Upon approaching the town, with one hand on his pistol, he gazed out at the ramshackled buildings, lifeless and ruined, and his inner feeling of hope dispersed. He wandered the streets of the ghost town. The cracked pavement of the road and the dilapidated facades of the buildings set off an eery tone. The ruins of rundown park caught his eye. He could still see the frame of the rusted over swing-set. The metal merry-go-round was turning slowly in the breeze, creaking with each movement. He made his way toward a faded bench. Sitting on it he opened up his rucksack. It was littered with .44 bullets and empty tin cans. As he noticed the bullets, the realization of his situation started to set in. An idea expanded across his face. It was appealing, for he had no food, no water, no friends, no shelter, and no hope.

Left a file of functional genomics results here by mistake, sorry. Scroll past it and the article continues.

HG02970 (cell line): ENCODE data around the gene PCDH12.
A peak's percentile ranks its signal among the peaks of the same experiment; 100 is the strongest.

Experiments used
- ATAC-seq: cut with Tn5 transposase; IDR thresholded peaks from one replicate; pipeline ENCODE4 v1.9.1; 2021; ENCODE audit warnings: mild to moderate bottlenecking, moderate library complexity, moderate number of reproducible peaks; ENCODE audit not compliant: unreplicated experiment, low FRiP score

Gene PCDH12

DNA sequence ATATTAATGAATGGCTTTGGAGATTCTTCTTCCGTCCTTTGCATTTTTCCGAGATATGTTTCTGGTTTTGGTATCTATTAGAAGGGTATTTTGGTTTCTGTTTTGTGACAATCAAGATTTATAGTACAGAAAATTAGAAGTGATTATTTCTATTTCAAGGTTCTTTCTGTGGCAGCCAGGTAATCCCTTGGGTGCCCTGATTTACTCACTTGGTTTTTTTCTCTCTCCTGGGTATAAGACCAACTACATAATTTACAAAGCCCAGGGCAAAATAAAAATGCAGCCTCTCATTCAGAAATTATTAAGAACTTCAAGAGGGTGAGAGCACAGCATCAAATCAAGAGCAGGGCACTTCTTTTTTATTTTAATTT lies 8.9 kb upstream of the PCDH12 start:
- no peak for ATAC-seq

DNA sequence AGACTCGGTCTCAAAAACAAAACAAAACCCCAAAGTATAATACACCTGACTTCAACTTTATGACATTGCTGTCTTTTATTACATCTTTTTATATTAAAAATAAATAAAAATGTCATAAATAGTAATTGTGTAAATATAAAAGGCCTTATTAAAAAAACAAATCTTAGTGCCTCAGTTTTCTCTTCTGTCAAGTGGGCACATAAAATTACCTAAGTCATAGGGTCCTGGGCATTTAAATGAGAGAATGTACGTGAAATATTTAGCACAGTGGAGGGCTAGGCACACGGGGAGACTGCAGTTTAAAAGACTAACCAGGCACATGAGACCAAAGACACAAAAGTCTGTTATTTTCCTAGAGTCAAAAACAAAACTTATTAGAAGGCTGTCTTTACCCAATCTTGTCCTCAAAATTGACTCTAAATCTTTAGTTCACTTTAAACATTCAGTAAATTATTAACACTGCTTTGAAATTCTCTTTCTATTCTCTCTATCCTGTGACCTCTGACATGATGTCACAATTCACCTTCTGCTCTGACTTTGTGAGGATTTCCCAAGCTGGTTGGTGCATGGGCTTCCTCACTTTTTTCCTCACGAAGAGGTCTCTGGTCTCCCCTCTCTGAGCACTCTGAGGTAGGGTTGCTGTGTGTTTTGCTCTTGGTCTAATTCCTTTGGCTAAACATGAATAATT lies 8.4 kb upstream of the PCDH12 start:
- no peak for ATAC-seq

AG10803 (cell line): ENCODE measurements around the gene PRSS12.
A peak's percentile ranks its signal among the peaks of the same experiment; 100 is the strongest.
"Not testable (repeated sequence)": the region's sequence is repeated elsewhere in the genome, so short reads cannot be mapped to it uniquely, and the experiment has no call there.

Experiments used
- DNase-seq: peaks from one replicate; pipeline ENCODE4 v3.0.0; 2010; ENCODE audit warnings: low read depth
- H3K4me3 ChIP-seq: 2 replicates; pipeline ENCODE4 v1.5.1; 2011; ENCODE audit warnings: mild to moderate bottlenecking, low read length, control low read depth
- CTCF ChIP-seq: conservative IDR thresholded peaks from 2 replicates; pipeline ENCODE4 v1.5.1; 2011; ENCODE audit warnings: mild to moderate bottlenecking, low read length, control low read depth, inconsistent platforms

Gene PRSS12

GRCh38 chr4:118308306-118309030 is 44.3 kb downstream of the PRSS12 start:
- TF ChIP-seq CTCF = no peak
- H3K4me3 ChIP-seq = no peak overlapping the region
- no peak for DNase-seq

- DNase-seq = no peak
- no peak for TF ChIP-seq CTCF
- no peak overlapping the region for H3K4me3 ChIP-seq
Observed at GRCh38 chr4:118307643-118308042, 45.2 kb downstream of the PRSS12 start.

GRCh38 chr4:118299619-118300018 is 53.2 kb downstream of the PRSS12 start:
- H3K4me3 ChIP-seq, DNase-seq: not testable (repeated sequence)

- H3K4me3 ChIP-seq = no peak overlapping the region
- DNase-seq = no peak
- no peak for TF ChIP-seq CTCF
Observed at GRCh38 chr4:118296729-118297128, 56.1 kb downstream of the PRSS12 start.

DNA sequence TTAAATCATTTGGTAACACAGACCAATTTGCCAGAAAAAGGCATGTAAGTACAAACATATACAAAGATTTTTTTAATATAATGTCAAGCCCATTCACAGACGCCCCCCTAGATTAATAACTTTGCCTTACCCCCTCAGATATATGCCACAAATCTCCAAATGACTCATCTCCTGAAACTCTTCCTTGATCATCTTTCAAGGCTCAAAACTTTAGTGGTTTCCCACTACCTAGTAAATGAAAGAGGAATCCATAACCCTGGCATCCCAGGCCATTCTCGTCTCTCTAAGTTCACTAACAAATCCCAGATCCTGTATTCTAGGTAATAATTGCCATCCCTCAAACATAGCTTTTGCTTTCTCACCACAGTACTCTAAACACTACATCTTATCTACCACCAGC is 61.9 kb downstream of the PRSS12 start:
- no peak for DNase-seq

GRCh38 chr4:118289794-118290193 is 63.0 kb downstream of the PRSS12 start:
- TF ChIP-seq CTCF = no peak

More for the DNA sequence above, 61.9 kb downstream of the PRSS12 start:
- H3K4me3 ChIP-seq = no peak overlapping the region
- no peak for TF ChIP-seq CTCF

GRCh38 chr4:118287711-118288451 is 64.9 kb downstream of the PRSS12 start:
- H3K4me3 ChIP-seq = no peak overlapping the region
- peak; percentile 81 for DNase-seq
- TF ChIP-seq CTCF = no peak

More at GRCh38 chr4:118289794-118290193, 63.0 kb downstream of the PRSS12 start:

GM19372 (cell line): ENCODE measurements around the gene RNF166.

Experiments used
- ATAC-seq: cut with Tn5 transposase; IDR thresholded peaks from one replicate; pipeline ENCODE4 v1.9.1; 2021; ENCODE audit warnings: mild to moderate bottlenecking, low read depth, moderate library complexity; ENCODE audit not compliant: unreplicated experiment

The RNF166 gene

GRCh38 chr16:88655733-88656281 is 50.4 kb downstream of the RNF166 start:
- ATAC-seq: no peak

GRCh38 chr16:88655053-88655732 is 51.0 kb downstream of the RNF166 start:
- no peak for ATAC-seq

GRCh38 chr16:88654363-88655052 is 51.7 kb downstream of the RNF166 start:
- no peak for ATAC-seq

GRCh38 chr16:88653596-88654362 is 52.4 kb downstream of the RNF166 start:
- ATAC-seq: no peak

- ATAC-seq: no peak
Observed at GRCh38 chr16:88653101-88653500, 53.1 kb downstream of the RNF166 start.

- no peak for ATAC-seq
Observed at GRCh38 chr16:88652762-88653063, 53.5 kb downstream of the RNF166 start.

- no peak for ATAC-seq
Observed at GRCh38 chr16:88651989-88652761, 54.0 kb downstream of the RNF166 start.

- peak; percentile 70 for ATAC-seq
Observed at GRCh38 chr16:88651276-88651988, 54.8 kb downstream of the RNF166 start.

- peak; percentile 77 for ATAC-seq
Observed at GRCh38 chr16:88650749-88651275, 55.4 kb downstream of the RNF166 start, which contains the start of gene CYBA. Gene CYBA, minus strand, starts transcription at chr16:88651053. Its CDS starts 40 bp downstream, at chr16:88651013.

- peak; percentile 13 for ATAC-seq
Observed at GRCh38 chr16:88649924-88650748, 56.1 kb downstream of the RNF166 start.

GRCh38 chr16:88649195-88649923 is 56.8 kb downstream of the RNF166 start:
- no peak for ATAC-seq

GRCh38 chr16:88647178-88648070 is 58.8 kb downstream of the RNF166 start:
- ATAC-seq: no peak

He took the pistol out of his belt, pressed the catch on the side. He sat there and watched as the clip fell to the ground. The ringing of the metal hitting the street filled the town with noise. He didn’t care. He slowly picked it up, feeling its weight in his hands. He sorted through his array of bullets and chose one. He brought it to eye level and gazed at it. It was weathered and scratched with age. He brought it back down and pushed it into the clip. He put the clip back in the gun and pulled back the slide. He felt the cold hard steel in his mouth as he was preparing to pull the trigger. He squeezed.
God and i talk all day
in low voices. i’m driving
and he says something like
“did you know
the air pressure in one of those semi-truck’s wheels
is so great that they sometimes explode?
and when they do, they shoot off the axel like a rocket.